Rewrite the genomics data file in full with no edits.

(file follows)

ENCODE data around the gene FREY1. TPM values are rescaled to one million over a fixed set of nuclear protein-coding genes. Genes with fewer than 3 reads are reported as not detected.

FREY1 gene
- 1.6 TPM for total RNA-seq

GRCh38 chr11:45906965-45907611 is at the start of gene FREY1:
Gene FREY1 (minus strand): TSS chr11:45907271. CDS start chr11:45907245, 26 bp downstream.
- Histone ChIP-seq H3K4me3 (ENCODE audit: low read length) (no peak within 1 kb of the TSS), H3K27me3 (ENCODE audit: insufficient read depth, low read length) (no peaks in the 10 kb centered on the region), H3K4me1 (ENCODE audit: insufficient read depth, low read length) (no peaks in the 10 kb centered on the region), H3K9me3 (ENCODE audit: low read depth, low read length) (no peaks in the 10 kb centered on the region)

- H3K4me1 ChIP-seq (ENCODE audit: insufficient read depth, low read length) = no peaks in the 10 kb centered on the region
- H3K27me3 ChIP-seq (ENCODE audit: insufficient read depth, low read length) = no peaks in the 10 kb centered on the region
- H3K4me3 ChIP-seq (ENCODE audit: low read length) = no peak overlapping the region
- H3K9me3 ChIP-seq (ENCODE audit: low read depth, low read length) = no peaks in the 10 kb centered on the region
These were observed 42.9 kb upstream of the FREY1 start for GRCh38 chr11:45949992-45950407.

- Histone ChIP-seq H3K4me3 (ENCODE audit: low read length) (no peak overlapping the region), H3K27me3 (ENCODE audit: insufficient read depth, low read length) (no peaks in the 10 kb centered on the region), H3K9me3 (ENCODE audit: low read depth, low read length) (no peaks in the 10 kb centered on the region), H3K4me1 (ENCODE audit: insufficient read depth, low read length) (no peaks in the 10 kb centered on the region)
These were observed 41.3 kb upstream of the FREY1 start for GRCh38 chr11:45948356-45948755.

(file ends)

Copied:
ENCODE data around the gene FREY1. TPM values are rescaled to one million over a fixed set of nuclear protein-coding genes. Genes with fewer than 3 reads are reported as not detected.

FREY1 gene
- 1.6 TPM for total RNA-seq

GRCh38 chr11:45906965-45907611 is at the start of gene FREY1:
Gene FREY1 (minus strand): TSS chr11:45907271. CDS start chr11:45907245, 26 bp downstream.
- Histone ChIP-seq H3K4me3 (ENCODE audit: low read length) (no peak within 1 kb of the TSS), H3K27me3 (ENCODE audit: insufficient read depth, low read length) (no peaks in the 10 kb centered on the region), H3K4me1 (ENCODE audit: insufficient read depth, low read length) (no peaks in the 10 kb centered on the region), H3K9me3 (ENCODE audit: low read depth, low read length) (no peaks in the 10 kb centered on the region)

- H3K4me1 ChIP-seq (ENCODE audit: insufficient read depth, low read length) = no peaks in the 10 kb centered on the region
- H3K27me3 ChIP-seq (ENCODE audit: insufficient read depth, low read length) = no peaks in the 10 kb centered on the region
- H3K4me3 ChIP-seq (ENCODE audit: low read length) = no peak overlapping the region
- H3K9me3 ChIP-seq (ENCODE audit: low read depth, low read length) = no peaks in the 10 kb centered on the region
These were observed 42.9 kb upstream of the FREY1 start for GRCh38 chr11:45949992-45950407.

- Histone ChIP-seq H3K4me3 (ENCODE audit: low read length) (no peak overlapping the region), H3K27me3 (ENCODE audit: insufficient read depth, low read length) (no peaks in the 10 kb centered on the region), H3K9me3 (ENCODE audit: low read depth, low read length) (no peaks in the 10 kb centered on the region), H3K4me1 (ENCODE audit: insufficient read depth, low read length) (no peaks in the 10 kb centered on the region)
These were observed 41.3 kb upstream of the FREY1 start for GRCh38 chr11:45948356-45948755.